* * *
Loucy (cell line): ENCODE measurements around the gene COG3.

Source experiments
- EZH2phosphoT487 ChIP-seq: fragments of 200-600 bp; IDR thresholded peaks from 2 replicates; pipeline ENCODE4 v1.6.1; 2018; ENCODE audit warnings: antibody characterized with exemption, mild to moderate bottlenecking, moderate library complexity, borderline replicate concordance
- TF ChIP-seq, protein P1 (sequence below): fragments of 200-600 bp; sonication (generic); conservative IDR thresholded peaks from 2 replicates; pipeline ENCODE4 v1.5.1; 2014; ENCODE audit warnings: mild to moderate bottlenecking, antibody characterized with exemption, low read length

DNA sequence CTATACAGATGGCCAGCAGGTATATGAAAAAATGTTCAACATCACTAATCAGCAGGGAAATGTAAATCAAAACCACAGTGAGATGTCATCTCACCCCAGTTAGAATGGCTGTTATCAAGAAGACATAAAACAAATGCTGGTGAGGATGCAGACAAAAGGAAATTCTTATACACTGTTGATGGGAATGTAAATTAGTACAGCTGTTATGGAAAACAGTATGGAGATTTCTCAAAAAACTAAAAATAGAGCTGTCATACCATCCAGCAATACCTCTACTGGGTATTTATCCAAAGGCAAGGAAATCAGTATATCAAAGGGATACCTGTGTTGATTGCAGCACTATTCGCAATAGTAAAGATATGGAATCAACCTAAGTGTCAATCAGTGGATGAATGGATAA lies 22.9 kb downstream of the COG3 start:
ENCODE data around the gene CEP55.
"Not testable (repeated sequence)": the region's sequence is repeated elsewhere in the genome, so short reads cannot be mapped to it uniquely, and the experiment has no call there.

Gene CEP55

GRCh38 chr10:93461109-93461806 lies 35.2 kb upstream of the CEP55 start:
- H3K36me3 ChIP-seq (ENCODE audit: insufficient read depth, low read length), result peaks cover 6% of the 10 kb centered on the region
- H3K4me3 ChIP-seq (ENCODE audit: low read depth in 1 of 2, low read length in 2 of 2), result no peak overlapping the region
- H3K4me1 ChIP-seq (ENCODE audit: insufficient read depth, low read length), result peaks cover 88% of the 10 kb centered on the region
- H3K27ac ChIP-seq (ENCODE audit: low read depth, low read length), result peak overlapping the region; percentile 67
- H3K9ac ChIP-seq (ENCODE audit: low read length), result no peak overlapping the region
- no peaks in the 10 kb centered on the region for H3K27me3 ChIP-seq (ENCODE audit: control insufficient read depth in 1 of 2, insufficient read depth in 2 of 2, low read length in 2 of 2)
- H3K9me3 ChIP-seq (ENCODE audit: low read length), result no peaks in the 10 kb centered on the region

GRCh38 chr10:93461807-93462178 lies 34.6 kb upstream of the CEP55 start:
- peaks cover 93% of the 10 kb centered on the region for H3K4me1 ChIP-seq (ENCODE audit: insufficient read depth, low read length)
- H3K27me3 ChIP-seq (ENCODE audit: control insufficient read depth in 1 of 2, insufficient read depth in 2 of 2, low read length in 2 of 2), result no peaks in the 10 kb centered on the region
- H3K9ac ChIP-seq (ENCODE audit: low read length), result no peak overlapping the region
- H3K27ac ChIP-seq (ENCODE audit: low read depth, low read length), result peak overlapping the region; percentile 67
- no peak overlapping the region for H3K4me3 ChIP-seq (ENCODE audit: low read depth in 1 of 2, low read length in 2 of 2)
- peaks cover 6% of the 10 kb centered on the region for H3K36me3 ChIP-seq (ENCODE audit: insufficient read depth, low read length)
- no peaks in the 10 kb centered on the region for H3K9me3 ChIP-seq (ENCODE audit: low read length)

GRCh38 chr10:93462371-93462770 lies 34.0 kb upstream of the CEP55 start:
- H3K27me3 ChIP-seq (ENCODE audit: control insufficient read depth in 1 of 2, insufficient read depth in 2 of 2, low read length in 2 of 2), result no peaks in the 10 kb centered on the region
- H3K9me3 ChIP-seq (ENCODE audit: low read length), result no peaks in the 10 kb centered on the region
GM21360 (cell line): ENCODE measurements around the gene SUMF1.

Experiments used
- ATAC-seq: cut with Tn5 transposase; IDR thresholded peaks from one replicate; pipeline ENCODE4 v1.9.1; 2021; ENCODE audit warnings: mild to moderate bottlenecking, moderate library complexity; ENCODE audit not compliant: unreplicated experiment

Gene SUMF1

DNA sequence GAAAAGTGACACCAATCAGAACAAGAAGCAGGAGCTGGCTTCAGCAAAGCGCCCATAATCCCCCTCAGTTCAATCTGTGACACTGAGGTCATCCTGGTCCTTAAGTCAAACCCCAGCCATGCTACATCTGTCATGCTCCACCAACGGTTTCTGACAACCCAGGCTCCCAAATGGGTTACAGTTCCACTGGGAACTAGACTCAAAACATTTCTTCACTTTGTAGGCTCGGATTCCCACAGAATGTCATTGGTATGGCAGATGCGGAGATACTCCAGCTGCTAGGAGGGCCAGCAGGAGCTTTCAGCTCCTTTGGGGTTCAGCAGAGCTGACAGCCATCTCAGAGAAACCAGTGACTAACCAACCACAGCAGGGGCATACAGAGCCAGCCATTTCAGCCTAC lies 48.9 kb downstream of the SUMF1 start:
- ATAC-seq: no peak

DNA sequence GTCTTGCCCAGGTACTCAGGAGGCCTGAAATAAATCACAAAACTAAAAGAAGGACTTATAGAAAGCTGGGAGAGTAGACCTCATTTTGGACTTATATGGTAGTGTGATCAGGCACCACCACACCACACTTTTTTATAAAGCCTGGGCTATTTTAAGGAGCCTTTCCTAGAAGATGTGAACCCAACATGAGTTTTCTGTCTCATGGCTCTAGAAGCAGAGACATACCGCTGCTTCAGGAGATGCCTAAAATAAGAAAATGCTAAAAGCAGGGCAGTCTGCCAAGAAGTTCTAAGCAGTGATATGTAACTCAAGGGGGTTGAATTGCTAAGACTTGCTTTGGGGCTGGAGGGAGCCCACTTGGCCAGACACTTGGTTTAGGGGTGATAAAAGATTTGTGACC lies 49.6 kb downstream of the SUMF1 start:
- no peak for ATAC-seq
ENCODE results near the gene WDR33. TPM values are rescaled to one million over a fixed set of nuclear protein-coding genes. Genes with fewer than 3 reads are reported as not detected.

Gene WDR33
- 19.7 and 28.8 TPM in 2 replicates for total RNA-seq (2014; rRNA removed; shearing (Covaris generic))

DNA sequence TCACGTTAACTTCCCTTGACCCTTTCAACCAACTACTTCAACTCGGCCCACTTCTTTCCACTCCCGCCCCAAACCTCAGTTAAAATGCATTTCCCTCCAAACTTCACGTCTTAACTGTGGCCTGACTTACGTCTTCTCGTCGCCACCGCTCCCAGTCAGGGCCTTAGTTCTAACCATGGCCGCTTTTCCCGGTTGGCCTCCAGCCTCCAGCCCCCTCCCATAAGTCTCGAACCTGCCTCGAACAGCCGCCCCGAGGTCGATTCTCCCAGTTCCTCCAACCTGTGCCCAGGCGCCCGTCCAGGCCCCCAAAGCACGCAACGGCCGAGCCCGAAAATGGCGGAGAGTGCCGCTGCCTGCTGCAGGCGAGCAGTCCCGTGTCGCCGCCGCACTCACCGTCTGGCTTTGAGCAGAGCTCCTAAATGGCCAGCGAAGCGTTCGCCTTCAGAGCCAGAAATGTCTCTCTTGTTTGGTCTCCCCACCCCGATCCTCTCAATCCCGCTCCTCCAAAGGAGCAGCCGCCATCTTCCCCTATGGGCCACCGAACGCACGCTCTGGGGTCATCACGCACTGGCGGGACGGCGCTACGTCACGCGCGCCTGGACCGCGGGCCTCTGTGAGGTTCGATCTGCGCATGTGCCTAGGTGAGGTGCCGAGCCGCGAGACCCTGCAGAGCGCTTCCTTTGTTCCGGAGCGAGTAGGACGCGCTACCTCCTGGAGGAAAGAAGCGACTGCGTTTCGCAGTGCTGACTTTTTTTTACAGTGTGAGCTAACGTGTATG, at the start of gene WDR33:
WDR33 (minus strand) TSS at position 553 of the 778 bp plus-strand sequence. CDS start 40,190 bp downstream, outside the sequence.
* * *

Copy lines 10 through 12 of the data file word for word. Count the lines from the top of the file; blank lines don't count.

- H3K36me3 ChIP-seq (ENCODE audit: insufficient read depth, low read length), result peaks cover 6% of the 10 kb centered on the region
- H3K4me3 ChIP-seq (ENCODE audit: low read depth in 1 of 2, low read length in 2 of 2), result no peak overlapping the region
- H3K4me1 ChIP-seq (ENCODE audit: insufficient read depth, low read length), result peaks cover 88% of the 10 kb centered on the region